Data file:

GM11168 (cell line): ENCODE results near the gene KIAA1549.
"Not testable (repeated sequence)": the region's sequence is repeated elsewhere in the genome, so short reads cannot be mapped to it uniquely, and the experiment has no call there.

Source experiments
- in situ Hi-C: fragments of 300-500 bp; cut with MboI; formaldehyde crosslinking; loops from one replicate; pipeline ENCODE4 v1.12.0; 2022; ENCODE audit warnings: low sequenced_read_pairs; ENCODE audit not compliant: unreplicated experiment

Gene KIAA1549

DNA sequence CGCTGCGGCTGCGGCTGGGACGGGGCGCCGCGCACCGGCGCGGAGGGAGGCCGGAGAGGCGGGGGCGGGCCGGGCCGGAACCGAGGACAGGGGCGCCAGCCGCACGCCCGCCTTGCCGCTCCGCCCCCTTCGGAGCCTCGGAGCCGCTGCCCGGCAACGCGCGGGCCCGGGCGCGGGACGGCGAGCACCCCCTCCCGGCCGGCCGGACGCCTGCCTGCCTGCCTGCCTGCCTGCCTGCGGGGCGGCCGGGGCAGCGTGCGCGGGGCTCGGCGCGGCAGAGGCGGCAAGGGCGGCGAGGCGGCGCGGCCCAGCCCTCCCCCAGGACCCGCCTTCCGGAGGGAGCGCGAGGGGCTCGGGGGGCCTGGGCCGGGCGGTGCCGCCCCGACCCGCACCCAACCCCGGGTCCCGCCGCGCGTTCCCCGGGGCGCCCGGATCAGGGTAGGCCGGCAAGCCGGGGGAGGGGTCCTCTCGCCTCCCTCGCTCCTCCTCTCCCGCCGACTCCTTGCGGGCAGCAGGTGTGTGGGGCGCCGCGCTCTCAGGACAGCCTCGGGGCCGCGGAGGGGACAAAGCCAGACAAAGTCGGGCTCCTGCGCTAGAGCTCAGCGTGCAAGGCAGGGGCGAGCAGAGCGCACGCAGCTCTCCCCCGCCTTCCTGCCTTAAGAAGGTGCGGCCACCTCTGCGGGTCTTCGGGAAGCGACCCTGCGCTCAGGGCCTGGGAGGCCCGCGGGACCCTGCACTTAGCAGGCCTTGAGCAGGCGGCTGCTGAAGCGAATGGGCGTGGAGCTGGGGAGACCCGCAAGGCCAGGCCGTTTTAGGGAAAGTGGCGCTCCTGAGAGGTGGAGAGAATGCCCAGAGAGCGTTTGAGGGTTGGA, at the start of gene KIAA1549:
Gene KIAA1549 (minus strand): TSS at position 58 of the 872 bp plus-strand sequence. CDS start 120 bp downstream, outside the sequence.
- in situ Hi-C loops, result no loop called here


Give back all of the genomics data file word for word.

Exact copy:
GM11168 (cell line): ENCODE results near the gene KIAA1549.
"Not testable (repeated sequence)": the region's sequence is repeated elsewhere in the genome, so short reads cannot be mapped to it uniquely, and the experiment has no call there.

Source experiments
- in situ Hi-C: fragments of 300-500 bp; cut with MboI; formaldehyde crosslinking; loops from one replicate; pipeline ENCODE4 v1.12.0; 2022; ENCODE audit warnings: low sequenced_read_pairs; ENCODE audit not compliant: unreplicated experiment

Gene KIAA1549

DNA sequence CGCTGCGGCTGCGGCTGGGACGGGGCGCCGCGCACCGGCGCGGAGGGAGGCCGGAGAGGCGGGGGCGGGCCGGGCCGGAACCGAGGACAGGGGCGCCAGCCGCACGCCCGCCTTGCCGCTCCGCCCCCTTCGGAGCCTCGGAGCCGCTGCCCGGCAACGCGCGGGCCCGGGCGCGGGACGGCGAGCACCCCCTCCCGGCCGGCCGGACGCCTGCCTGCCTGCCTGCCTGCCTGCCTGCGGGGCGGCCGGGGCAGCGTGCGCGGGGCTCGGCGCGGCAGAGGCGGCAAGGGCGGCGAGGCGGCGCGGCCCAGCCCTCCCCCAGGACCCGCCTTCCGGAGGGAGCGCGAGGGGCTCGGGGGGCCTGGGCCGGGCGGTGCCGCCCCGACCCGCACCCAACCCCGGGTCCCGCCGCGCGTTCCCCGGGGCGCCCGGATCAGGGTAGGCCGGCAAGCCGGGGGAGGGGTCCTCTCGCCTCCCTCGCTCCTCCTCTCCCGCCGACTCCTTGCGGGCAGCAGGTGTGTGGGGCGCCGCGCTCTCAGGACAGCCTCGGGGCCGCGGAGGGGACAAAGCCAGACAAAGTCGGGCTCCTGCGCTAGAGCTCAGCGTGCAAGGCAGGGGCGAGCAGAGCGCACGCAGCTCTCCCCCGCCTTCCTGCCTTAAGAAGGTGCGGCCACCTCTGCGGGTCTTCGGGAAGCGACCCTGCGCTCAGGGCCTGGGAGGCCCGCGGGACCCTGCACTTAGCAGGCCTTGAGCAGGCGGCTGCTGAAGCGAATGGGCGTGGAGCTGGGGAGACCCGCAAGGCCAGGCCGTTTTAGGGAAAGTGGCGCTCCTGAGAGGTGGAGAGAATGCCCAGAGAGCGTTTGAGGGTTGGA, at the start of gene KIAA1549:
Gene KIAA1549 (minus strand): TSS at position 58 of the 872 bp plus-strand sequence. CDS start 120 bp downstream, outside the sequence.
- in situ Hi-C loops, result no loop called here